Teaching kids to declutter their own toys

Amazon: Sterilite 19858006 30-Quart Ultra Latch Box, White Lid See-Through Base with Titanium Latches, 6-PackSara's hack would work as well now, while most of us are in declutter mode anyway:

I want Miss J (2 1/2) to learn how to "declutter" things herself, so before Christmas I told her that since she'd be getting new toys, we better make some room for them.  I asked her if we could go through her toys and find some to give to "Baby Luciana" (a 1 year-old friend of  ours). We took each bin from the standard toy bin rack, J dumped it out, we went through things either putting it back in the bin or putting in the pile for the baby.  I was surprised at how giving she was, and how appropriately she got rid of things — her romance with Elmo is over, so everything Elmo went.  (It was harder for *us* to get rid of the teddy bear with a bell inside she loved as a baby but that now "makes too much noise.")

Some key ideas here — giving to someone specific; only going one bin at a time and quitting when it gets boring; and respecting her ideas of what should stay and what should go.

How lucky for Miss J. that Sara's taking the time to teach her these lessons now. I don't think all kids would be as amenable to the toy culling — some seem to be born with hoarders' instincts. But even encouraging kids to give away one toy (or one bag full) gets the point across, especially when done regularly.

If your kid is one of those who can't part with the toys in the Goodwill pile, I've found that creating a holding area for donations — a large plastic bin that gets stored out of sight in the basement — softens the blow. Toys go there for a while, and then to Goodwill. By the time they make it out the door, they're mostly forgotten. Not as worthwhile a lesson as Sara's hack, which not only teaches organization but generosity, but it's another option.

Related: 'Toy library' promotes cleanup AND creativity


  1. Jennifer says

    Great lesson, I do this with my son (now 9) quarterly. Some times it has been blood sweat & lots of tears, but the end result was always good. The most amazing this is the indepth justification you can get if you ask why the free Happy Meal meal toy from 2 years ago stays while the new Car Set goes….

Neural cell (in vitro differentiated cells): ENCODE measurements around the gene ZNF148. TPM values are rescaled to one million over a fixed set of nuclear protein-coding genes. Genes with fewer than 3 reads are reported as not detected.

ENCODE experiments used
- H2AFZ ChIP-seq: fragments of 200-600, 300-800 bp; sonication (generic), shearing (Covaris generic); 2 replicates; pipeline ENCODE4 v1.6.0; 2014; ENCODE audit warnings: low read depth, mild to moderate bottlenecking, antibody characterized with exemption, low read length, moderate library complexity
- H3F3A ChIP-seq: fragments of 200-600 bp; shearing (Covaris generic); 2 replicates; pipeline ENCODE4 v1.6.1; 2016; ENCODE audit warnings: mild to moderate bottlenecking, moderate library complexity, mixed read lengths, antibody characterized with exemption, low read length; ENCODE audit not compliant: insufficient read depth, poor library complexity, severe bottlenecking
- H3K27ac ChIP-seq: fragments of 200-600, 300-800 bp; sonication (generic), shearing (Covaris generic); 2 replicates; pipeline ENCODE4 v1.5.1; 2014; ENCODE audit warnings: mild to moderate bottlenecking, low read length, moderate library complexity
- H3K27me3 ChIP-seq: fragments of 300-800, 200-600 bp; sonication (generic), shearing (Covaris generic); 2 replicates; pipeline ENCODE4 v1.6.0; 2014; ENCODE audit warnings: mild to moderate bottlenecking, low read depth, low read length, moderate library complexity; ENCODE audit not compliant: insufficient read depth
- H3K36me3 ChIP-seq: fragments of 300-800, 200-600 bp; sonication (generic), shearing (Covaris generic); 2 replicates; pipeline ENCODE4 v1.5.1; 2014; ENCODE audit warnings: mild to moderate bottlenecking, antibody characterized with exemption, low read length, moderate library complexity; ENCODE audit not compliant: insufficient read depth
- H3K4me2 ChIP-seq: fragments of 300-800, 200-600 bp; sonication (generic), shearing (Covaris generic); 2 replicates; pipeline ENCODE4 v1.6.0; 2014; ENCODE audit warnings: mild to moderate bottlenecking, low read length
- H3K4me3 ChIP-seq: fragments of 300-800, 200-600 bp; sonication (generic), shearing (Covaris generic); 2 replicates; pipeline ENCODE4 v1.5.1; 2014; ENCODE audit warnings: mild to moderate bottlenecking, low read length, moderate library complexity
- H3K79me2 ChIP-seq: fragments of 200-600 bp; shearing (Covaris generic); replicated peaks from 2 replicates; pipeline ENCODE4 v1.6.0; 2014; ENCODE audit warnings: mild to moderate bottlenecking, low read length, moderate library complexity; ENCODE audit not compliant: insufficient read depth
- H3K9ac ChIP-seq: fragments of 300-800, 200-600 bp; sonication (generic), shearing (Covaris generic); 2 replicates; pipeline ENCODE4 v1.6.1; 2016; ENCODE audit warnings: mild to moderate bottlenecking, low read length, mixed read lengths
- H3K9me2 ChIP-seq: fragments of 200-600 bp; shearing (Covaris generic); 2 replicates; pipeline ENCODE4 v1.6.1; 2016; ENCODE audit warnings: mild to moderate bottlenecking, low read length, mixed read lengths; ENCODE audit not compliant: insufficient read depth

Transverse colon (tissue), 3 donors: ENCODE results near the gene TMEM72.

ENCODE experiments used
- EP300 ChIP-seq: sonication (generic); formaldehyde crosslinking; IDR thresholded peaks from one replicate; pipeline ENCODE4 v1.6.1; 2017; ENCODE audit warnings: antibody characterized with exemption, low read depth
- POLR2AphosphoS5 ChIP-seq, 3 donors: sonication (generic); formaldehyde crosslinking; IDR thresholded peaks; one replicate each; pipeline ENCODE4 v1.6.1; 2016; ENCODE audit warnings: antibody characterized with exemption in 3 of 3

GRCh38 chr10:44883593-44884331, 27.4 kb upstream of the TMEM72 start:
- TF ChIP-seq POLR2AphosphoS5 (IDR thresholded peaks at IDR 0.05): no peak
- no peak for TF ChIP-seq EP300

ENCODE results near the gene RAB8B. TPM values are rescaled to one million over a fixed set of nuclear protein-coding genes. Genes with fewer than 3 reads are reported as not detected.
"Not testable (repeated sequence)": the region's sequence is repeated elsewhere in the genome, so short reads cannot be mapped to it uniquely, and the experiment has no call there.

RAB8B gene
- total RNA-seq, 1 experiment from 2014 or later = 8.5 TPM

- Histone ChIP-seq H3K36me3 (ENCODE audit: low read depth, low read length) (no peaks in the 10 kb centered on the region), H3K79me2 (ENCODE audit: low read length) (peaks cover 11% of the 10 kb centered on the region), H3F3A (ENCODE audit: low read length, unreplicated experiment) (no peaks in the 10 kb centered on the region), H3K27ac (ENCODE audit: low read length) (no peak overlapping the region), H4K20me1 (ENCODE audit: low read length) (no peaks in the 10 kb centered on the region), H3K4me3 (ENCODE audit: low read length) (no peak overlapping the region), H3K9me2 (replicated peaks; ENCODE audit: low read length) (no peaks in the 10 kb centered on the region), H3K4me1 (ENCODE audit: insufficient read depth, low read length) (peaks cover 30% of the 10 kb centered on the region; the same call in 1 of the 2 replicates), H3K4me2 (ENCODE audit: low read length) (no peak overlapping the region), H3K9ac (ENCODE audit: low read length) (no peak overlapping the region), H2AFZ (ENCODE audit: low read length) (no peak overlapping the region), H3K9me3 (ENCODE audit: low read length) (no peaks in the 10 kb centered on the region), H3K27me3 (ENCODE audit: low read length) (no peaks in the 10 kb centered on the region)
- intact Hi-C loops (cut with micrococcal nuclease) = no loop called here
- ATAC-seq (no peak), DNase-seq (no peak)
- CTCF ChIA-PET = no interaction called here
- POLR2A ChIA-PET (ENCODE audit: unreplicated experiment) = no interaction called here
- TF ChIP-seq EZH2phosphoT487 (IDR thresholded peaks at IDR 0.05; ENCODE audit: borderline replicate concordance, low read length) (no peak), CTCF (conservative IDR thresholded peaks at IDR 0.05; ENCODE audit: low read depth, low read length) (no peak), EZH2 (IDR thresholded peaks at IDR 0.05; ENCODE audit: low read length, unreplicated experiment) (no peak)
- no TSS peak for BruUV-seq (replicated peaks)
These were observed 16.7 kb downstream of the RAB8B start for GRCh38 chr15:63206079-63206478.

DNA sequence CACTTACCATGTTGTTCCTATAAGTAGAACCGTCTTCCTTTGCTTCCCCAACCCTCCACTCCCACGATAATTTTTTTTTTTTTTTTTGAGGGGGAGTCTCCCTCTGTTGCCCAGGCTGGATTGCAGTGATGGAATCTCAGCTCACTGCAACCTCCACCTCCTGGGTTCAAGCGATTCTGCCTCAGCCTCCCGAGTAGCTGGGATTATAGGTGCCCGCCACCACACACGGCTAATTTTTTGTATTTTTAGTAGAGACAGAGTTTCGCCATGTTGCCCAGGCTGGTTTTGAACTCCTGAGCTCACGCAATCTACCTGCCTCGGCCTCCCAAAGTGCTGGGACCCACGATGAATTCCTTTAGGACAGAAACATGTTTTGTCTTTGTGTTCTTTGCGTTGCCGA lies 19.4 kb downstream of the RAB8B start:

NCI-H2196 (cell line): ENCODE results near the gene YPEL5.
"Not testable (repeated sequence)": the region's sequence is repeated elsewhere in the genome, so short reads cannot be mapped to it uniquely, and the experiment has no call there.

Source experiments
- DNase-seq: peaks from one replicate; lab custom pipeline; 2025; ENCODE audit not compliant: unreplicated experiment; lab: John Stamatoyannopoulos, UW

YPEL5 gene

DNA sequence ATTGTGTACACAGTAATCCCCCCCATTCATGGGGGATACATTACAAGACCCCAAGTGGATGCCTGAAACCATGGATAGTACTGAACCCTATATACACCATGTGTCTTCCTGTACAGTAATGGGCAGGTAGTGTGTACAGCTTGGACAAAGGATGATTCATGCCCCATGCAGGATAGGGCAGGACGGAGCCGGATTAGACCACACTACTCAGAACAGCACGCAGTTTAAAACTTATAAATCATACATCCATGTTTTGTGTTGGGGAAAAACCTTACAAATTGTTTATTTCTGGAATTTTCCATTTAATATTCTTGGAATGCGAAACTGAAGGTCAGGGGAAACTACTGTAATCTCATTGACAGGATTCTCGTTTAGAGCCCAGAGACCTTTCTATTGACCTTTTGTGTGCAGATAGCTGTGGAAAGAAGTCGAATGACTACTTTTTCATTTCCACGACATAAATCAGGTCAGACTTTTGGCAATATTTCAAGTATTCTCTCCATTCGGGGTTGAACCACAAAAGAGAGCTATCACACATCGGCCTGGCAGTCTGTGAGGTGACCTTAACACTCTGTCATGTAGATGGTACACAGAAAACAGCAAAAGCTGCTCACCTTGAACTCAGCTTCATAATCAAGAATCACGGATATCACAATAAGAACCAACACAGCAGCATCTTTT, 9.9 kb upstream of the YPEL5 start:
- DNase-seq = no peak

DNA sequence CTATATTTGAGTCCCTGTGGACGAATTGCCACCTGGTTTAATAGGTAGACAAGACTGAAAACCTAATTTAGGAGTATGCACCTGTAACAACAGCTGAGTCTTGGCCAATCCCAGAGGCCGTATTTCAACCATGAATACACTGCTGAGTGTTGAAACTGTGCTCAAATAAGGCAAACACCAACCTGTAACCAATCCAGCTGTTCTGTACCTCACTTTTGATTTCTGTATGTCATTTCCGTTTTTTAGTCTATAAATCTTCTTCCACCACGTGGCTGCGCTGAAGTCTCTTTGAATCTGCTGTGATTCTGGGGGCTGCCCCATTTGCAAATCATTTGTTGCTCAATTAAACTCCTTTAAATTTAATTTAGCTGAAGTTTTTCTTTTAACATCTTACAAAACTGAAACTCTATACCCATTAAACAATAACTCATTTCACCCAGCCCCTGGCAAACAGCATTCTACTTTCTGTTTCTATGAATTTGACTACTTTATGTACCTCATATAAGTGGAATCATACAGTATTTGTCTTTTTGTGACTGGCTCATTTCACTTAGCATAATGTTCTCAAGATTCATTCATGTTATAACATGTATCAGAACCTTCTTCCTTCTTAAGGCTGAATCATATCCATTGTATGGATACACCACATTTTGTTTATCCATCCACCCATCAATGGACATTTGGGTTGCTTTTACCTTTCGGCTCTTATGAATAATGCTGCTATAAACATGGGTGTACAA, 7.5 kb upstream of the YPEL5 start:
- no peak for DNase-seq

2. Lemon says

    2 1/2 is a great age to start doing this! It can work really well if you give the child full control over what they give away and what stays, no matter how tempting it is to step in with your own editorial comments. Let them own the task.

    In a sort of related way, this approach works to teach children how to share – again somewhere around the 2 1/2 year mark give or take. “Pick a toy to share with Joe,” and then let *them* decide what they are going to share. After practicing a few times, it was miraculous how my son would happily dole out toys to his brother and friends, and the kids on the receiving end were happy about getting positive attention. Somehow the receiver didn’t seem to care what toys they were receiving.

  3. Katie A. says

    We go through the toys when they no longer all fit in the toy box. My four year old has the opposite problem that most kids do. He is willing to get rid of everything, even toys he plays with daily and won’t let his sister touch. If I gave him total control over what to get rid of we would have no toys left. He will sometimes grab a grocery bag and just start bagging things up on his own to give away. I guess it just goes to show how different kids are. But it is important to let kids help decide what leaves and what stays. I made the mistake of giving away the rocking horse they never, ever played on two years ago and I still hear about it from my son.

  4. Kate says

    We’re at the hoarders’ end of the spectrum — my husband and I tried this before Christmas and my 3.5-year-old got panicky. He has a younger brother, 1.5, and I think the older one has become a little more territorial because of the sometimes-enforced sharing that goes on around here.

    We ended up doing it ourselves (using parental judgment) and nothing has been missed, or at least, nobody has said anything. And we culled a LOT more than we would have been able to with an audience. Oh well.

  5. says

    I like this – I should try it with Pumpkinpie, but I fear she is a hoarder, or a packrat, like both her parents. Sigh. She is forever trying to claim every little box or hair gidget or scrap of ribbon in the house!